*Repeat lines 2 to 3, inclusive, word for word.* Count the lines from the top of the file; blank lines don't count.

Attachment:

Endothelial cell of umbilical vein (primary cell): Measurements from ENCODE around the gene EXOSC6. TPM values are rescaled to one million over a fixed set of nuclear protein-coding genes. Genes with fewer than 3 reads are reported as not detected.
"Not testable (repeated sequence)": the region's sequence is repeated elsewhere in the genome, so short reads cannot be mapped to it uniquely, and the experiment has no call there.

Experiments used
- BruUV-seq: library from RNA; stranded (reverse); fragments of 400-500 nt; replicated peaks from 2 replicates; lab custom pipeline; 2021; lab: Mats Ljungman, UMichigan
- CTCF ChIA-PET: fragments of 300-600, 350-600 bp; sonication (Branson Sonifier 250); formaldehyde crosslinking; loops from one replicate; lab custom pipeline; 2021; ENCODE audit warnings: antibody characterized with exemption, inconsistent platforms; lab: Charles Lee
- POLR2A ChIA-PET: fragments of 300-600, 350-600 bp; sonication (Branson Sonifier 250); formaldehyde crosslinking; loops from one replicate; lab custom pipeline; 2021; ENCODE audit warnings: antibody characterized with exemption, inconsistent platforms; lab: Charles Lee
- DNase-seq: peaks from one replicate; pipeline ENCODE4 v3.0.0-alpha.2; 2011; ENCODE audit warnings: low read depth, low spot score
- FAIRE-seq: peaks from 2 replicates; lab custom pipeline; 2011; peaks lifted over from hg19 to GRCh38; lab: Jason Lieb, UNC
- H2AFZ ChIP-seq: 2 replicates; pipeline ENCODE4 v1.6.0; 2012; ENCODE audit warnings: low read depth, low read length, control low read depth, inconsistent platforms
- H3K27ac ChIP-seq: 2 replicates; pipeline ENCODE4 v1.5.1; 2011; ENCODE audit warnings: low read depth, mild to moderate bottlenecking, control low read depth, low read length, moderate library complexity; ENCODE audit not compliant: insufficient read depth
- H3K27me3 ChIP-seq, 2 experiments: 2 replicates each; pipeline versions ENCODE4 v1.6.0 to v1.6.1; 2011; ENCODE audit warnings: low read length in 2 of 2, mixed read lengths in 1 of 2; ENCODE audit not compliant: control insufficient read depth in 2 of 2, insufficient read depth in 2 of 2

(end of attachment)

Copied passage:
"Not testable (repeated sequence)": the region's sequence is repeated elsewhere in the genome, so short reads cannot be mapped to it uniquely, and the experiment has no call there.

Experiments used